Quest Software's TOAD (Tool for Oracle Application Developers) has evolved a long way since it's first release, and is now a tool for far more than just an application developer.
I'm going to focus this review on the Oracle version of Toad. There are other versions available, but I've never used them, so I can't comment...
Before installing Toad, you must already have an Oracle client installation on the PC - the Oracle server doesn't have to be on the same machine (but you'll need one somewhere... otherwise why are you using Toad?).
Unlike other similar applications though, you won't need to have pre-configured your TNSNAMES file with details of the databases you'll be connecting to - Toad provides a very easy to use TNSNames editor in the login window.
When Toad starts, you are greeted by the trademark croak (which can of course be turned off), and presented with a list of your recent connections. These can be sorted, searched, and filtered; you can also choose whether or not to save passwords for even faster login. This feature alone is invaluable for people who must often connect to different databases.
The initial view on entering Toad is a fairly simple SQL entry window. This view allows you to enter any valid SQL commands or PL/SQL scripts for execution. Display of the results is in a very convenient scrollable & resizeable table in the bottom half of the window.
The next most useful view is the Database Schema Browser. This lets you view (and modify) tables, views, packages, procedures - in fact, any of the Oracle database objects you can name. All objects are displayed in a convenient manner - for tables, you can browse the table definition, the data, or even the statistics; for packages and procedures you can view the source; for views you can see the source query, the data and the structure as required.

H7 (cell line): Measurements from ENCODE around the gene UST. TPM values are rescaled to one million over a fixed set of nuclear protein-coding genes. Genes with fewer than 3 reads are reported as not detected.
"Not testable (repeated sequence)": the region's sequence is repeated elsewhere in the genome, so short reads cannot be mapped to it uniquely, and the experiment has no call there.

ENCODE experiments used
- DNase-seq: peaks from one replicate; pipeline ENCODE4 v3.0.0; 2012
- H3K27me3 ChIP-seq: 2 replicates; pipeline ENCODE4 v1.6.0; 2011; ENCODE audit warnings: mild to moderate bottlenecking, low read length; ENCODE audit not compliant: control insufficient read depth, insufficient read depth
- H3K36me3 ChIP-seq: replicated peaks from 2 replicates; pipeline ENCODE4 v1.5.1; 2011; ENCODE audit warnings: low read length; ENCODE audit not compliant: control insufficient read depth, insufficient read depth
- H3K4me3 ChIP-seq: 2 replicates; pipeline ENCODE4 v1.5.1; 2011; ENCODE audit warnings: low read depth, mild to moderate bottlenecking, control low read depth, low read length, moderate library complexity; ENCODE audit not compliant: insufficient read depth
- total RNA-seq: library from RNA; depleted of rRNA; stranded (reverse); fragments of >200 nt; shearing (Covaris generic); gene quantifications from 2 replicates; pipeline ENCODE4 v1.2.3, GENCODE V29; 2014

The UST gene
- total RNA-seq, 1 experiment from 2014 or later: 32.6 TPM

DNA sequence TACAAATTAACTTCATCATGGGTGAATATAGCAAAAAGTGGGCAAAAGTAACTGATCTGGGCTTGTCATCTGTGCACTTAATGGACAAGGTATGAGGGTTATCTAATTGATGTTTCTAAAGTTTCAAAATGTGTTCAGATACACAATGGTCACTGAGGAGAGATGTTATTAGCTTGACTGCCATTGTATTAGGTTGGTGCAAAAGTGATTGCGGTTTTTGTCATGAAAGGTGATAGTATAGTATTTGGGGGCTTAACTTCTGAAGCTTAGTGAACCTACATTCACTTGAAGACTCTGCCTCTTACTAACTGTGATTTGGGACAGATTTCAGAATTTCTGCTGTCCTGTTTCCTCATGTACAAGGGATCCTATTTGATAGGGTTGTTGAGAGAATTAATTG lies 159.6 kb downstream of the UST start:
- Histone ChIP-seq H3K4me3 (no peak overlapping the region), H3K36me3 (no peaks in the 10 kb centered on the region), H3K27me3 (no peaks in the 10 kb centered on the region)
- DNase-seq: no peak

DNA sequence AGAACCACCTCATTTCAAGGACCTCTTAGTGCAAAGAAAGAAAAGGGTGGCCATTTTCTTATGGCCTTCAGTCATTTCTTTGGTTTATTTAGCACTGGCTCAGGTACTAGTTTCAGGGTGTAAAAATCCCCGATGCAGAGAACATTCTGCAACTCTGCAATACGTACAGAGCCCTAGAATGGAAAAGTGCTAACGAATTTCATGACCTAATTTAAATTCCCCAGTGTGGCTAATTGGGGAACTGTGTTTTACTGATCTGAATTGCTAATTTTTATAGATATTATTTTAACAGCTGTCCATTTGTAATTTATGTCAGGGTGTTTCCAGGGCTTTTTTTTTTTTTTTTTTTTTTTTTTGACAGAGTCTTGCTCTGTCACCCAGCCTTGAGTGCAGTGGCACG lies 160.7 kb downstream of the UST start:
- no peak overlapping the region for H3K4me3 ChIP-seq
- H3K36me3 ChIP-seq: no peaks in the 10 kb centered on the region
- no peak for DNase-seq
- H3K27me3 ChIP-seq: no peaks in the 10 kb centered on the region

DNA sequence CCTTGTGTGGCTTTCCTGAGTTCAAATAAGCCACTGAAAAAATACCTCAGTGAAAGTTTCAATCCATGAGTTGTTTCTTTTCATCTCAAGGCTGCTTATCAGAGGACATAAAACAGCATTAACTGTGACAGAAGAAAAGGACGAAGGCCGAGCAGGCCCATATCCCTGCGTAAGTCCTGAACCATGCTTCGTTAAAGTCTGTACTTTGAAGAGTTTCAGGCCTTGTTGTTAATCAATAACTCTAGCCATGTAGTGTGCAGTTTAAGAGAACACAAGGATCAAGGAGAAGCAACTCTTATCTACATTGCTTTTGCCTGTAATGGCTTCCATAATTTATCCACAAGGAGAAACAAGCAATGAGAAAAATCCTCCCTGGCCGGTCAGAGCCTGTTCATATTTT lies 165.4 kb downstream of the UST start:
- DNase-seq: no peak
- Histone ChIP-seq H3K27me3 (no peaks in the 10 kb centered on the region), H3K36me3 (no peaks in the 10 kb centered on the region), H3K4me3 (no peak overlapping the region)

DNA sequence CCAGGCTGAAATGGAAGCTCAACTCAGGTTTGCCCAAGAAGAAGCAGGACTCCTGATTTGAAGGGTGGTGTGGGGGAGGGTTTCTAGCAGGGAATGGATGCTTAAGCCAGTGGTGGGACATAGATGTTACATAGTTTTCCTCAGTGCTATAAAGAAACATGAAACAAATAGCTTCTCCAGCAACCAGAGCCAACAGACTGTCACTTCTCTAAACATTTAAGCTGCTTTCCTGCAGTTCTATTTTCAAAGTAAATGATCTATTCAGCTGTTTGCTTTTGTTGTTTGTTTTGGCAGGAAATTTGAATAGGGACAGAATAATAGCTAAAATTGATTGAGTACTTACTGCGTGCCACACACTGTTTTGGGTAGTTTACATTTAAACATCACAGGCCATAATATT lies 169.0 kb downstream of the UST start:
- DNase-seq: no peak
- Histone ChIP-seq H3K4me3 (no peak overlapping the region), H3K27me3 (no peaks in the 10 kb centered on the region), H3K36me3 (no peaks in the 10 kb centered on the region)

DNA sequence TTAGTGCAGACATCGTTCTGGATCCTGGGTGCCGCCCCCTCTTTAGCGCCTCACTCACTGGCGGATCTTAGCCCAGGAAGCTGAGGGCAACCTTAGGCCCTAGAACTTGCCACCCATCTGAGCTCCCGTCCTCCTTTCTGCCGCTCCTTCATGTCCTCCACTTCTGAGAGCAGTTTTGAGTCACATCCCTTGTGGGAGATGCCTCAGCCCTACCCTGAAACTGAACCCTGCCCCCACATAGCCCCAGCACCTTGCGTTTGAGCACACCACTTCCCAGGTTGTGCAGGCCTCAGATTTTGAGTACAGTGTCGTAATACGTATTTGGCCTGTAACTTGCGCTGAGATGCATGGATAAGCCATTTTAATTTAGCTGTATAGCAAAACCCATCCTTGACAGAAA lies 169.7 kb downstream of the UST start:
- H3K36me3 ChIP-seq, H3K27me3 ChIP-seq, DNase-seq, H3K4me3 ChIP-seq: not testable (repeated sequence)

As well as this there are numerous utilities; a data file browser that lets you see the capacity, size and growth parameters for all your datafiles; a tablespace manager that lets you view the contents of a tablespace and check for fragmentation; a session browser that can examine the queries being run by any session you have access to... I could go on...
There are two problems with Toad. The first is the price, which is prohibitive. You'll be hard pushed to make a business case for Toad where it recoups it's cost in less than a couple of years - especially if you have multiple users, and especially compared to cheaper alternatives.
The second is reliability. While using Toad, I have experienced multiple crashes and lock-ups. These are usually the result of a long-running query blocking the Toad user interface, but in a tool like this, queries should run in a thread safe manner by default!